Nothing treads the fine line between the absurd and sublime like glam rock did in the 1980s. There was makeup and elaborate hair, there were leather and studs, there were epic ballads about masturbation and arenas full of ecstatic toughs who embraced the Machine even as they were raging against it.

“Rock of Ages” the movie based on the Broadway “karaoke musical,” mainly walks that fine line too. But the burden of two “Glee”-riffic leads (Julianne Hough and Diego Boneta), a bad sense of a pacing and an uneven cast of stars with varying degrees of musical talent often hurtles this barrel of jukebox fun into awkward territory.


Directed by: Adam Shankman
Written by: Justin Theroux, Chris D’Arienzo, Allan Loeb
Starring: Tom Cruise, Julianne Hough, Diego Boneta
Rated: PG-13
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I feel bad saying anything against Julianne Hough. Her epic chipmunk cheeks are only matched by her truly impressive song and dance skills. She’s a double threat though, not triple. She seems unsure of herself in a speaking role, just waiting around for someone to break into song so she can get back into her comfort zone. And her love story with wannabe rock-and-roller Drew (Boneta) is pallid- she and Boneta have zero chemistry together, and watching them make awkward conversation about how Drew has stage fright, and isn’t that adorable is exhausting. Boneta, for what it’s worth, is also an excellent singer, though he has nothing on Hough’s pipes and stage presence.

But if you want to talk about stage presence, let’s talk about Stacee Jaxx (Tom Cruise). It’s pretty well-established that Cruise is at his best when he appears to be playing thinly-veiled versions of himself. And what can I say about how excellent he is in this? Jaxx, who’s the lead singer of a band called Arsenal just on its way down the fame hole, is languid, vaguely spiritual, and very possibly psychotic. Cruise wanders around shirtless through most of the movie, puffing out his barrel chest and running his hands over his copious tattoos to make the poor rock babes around him faint. He speaks in nebulous aphorisms about the pangs of fame, and has a trained monkey in various adorable suits bring him his scotch. He recognizes women he’s seen before by placing his hands ever so gently on their breasts. In one of the best moments in the movie, he does this to a former groupie, whispering to her, “Ah, Patty. Your tits…have held up well.”

Seriously. What else do you need to know? I’m not sure whether Cruise can sing exactly- it seems like a lot of magic was done in post-production- but he’s every inch the rock god, saying more about the importance of stagecraft and fronting than being an artist.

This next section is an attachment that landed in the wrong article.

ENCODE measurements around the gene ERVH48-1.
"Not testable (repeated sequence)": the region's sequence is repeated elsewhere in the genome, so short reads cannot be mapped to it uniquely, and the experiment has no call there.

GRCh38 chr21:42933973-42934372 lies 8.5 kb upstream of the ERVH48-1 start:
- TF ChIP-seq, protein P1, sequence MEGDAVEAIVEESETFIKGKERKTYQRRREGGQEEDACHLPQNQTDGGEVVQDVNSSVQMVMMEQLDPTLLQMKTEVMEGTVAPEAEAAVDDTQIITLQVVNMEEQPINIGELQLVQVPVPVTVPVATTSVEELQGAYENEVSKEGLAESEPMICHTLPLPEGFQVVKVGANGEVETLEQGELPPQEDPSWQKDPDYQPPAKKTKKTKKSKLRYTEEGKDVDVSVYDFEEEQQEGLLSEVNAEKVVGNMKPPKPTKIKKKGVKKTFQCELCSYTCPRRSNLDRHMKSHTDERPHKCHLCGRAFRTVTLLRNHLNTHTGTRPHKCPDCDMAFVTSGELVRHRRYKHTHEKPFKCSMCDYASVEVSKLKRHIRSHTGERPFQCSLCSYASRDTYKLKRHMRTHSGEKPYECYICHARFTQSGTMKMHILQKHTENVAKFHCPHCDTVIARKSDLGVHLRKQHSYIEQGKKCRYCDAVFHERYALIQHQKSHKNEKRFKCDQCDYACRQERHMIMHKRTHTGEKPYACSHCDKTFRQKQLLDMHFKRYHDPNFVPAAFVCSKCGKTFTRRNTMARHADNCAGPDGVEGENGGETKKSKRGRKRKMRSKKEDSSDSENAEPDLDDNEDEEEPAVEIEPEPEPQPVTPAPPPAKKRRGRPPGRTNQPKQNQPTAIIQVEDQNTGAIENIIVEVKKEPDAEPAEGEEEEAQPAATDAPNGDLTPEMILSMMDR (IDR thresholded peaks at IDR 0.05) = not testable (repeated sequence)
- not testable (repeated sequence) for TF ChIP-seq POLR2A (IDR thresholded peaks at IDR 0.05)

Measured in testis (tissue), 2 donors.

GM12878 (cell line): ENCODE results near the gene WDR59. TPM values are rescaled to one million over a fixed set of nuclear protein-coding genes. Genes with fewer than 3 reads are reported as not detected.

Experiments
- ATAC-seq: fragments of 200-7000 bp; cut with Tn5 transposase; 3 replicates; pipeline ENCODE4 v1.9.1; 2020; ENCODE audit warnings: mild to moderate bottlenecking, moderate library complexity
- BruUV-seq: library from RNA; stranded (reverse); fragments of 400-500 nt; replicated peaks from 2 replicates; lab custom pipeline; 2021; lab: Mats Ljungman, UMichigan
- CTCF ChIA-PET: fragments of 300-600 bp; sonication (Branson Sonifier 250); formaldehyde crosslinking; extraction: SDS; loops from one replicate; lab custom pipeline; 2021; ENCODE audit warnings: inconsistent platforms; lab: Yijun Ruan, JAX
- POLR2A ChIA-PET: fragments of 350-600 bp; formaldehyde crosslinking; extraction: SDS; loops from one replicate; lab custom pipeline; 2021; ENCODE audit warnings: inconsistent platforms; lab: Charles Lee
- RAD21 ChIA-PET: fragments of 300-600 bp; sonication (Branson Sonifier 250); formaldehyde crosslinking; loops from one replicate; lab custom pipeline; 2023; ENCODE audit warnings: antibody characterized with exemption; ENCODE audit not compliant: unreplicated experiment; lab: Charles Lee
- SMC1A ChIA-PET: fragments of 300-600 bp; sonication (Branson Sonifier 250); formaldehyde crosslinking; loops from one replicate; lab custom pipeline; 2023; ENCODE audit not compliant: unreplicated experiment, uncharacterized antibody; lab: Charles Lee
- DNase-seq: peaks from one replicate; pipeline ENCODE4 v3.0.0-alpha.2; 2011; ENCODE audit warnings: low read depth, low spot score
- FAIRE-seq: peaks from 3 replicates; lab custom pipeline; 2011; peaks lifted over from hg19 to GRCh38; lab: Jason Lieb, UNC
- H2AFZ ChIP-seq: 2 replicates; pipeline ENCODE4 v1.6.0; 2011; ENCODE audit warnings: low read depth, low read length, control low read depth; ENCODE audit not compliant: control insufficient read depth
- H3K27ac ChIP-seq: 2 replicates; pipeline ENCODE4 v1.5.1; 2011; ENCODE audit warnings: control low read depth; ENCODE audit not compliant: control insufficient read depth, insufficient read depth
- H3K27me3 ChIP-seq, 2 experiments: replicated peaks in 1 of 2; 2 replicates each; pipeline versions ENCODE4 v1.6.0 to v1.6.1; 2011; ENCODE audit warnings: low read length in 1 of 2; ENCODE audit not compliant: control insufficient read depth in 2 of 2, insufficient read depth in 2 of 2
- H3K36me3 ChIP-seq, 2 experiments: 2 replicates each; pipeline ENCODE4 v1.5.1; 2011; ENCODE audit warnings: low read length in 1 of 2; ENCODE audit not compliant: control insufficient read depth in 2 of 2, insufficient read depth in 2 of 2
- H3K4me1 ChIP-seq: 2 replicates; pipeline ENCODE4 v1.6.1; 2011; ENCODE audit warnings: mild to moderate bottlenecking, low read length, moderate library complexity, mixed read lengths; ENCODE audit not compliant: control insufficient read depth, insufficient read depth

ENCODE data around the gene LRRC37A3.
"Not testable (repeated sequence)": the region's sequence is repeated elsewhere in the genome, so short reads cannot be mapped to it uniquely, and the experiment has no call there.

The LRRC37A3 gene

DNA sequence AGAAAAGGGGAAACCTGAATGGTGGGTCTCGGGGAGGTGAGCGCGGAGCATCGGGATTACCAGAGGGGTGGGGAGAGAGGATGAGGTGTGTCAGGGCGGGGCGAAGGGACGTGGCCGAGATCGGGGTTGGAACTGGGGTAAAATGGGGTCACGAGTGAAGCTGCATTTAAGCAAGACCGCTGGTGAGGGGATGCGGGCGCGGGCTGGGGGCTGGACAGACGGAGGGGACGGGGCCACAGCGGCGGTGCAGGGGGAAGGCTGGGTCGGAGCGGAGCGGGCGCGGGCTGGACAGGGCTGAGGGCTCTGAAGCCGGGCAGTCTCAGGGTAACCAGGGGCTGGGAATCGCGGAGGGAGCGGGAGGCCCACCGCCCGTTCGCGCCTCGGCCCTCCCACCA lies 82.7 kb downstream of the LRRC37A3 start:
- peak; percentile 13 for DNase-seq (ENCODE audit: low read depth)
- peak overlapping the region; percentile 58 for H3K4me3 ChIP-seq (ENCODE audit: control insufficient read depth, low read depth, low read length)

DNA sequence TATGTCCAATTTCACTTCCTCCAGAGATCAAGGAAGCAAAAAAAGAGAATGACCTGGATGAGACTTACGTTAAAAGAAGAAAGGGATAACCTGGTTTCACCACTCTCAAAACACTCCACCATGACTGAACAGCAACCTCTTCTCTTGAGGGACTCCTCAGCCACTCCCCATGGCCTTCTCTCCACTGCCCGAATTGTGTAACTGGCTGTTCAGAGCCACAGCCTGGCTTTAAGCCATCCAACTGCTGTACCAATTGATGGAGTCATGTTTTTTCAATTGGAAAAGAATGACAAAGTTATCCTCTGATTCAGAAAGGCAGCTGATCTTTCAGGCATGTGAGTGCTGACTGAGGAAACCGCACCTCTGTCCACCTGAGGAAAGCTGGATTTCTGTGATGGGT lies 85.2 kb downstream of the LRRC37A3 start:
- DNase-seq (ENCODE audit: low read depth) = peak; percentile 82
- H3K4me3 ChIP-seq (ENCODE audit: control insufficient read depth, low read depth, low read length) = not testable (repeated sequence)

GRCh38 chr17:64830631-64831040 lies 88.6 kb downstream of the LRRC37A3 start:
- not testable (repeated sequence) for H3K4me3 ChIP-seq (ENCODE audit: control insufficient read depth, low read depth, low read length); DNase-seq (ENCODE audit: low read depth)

The rest of the cast is occasionally charming, occasionally good at singing and dancing, and frequently just shoe-horned in to add to the star power of the whole enterprise. Alec Baldwin plays an aging rocker who runs the Sunset Strip rock club that is the nexus of the plot, and Russell Brand plays his glorious self as Baldwin’s sidekick. Baldwin and Brand do a version of “I Can’t Fight this Feeling Anymore,” finally declaring their love that dare not speak its name- it’s a little offensive in that it’s generally played for laughs, but the power of the power ballad pulls it out of the homophobic mire at the last second.

Paul Giamatti plays Jaxx’s slimy manager, Catherine Zeta-Jones plays a Tipper Gore-like anti-rock advocate, Malin Ackerman is a Rolling Stone reporter, Mary J. Blige is a strip club owner, Bryan Cranston is the mayor… the list goes on and on. There’s something cheap about packing a movie full of stars, most of whom can only sing a little- it’s certainly not an unusual strategy (and one Shankman employed for “Hairspray” a few years ago), but it leads to us whipping around to each person in turn, establishing that they’re there, and then moving on. There’s no break for reflection, or even to set the scene. I wish they’d allowed us to take a look around the settings- the greasy rock club, an upper-crust strip club, a Tower Records. All we see are stars with no sense of place or time. And all those stars end up adding to very little.

About The Author

Emma Johnson is a Blast Magazine critic whose work has appeared in The Boston Globe

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